Enterprises and government agencies alike are increasingly shifting their gaze to online payment portals as tools that can help them navigate through public transactions more conveniently. This is as the world recovers from the impacts of the COVID-19 pandemic which has left major economies accelerating faster in their digital transformation journey.
In the Philippines, several government departments are experimenting with ways to integrate online payments into their operations. These include teaming up with other agencies and those in the private sector to ensure a speedy and more efficient turnaround in transactions.
This vision is shared by the Maritime Industry Authority (MARINA) which in a statement announced that it has inked a Memorandum of Agreement (MoA) with state-owned LandBank of the Philippines (LBP) for the integration of web-based payments for MARINA services.
The agency explained that under the agreement, the MARINA Payment Facility will be integrated with the Landbank LinkBiz portal. This portal is currently being used as a virtual payment channel that allows government and members of the private sector to have cashless payments for MARINA’s products and services.
The LinkBiz portal was earlier launched to lessen direct and indirect costs that are attributed to cash and physical distribution of in-kind goods. The LBP likewise aims to foster accountability and effective tracking of funds on top of prioritising online payments instead of cash transactions to unclog traffic and in turn, save on operation costs.
The portal is equipped to handle large-value funds and quick confirmation of payments through email. It can be accessed by the government and the public sector seven days a week, except during system maintenance.
According to Capt. Jeffrey Solon, who is the Officer-in-Charge of the Office of the Deputy Administrator for Planning of MARINA, the department is optimistic that the new virtual payment facility will bring in more convenience and efficiency in government transactions. He also expressed gratitude on behalf of his organisation to Landbank for the collaboration.
He added during the virtual signing ceremony: “With the eventual implementation of this memorandum of agreement, the MARINA looks forward to maximising the use of this e-payment facility as our modest contribution to the government’s efforts for ease of doing business, and also to adhere to the principles and practices of good governance.”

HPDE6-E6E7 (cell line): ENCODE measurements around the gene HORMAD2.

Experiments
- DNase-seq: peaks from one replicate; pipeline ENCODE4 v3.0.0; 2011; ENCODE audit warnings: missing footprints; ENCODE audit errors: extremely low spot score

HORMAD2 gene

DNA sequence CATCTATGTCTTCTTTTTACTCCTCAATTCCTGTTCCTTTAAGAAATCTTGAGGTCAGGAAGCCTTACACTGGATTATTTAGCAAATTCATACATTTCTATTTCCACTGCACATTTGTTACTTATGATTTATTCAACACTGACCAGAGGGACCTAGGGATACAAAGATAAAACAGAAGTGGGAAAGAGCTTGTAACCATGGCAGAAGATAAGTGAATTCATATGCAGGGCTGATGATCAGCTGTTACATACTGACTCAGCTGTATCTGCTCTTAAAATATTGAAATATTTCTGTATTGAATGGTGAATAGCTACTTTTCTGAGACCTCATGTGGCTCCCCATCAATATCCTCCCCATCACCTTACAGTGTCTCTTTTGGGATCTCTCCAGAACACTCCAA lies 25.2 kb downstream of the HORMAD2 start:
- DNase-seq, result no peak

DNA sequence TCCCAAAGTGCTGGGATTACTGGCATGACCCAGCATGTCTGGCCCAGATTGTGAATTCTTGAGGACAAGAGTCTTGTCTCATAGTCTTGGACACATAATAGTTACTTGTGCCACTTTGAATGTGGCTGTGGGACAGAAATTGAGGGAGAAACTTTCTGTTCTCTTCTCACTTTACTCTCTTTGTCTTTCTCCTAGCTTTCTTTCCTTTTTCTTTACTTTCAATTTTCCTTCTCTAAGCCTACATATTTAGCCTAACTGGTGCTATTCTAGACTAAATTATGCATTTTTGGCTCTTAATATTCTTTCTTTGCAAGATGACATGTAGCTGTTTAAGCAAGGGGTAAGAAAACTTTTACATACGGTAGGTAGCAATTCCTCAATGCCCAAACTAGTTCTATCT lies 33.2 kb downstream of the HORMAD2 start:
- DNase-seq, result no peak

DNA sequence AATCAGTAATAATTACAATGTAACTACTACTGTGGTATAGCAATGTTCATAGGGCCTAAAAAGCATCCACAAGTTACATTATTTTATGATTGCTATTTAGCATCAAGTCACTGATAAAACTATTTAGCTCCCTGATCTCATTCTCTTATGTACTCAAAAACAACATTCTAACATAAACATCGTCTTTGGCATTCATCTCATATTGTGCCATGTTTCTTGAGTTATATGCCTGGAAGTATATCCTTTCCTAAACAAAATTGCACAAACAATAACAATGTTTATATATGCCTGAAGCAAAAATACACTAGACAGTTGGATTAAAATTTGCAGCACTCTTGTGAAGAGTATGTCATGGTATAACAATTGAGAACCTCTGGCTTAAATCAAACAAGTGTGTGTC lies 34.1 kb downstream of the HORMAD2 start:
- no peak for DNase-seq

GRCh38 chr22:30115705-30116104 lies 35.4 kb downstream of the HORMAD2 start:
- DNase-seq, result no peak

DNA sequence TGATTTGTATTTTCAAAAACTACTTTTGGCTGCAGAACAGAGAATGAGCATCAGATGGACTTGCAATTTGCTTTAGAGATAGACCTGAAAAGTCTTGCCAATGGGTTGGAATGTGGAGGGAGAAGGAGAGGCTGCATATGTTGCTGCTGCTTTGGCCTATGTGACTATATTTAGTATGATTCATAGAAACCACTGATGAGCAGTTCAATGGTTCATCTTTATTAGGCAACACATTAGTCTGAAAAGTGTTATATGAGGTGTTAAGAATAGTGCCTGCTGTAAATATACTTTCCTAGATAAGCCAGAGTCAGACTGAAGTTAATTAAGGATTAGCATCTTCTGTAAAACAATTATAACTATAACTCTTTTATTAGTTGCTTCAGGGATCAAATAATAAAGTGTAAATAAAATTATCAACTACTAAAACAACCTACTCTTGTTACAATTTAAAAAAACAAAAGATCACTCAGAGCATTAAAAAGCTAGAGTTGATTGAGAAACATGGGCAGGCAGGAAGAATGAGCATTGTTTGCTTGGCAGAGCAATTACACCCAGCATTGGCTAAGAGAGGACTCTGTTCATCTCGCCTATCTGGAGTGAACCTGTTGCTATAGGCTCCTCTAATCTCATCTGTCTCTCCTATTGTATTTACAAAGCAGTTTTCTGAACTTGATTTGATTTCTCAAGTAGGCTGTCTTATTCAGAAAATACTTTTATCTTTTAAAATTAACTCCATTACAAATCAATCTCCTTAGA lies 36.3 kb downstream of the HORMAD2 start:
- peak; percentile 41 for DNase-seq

This statement was echoed by officials from the LBP, adding that they are anticipating that the cashless payment service will enable them to also fast-track their financial dues from MARINA. Marilou Villafranca, the Senior Vice-President of the North National Capital Region Branches Group of the LBP, noted: “Following our MOA signing today, this e-payment facility will be made available to your clients, allowing them to settle their monetary obligations to MARINA in a faster, more secured and convenient manner.”
The MoA signing was well-attended by officials of both MARINA and the LBP, including the Senior Vice-President and the OIC of MARINA’s Office of the Deputy Administrator and the MARINA Administrator Vice Admiral. Officers of LBP’s North NCR Branch Groups Cluster also attended the online event.
The agreement is alongside government efforts to improve the current business climate in the Philippines and government transparency. Republic Act 11032, which promotes the ease of doing business and efficient delivery of government services, was enacted in 2018. It enhanced and amended the Anti-Red Tape Act of 2007 by reducing processing time and eliminating red tape activities in government.
To achieve these goals, many agencies in government are gearing towards digitalisation to fast-track transactions and lessen turnaround time. As earlier reported by OpenGov Asia, a local government in the Philippines has adopted a zero-contact policy. The programme required all departments within the local government to adopt electronic means in the submission of government applications, requests and payments.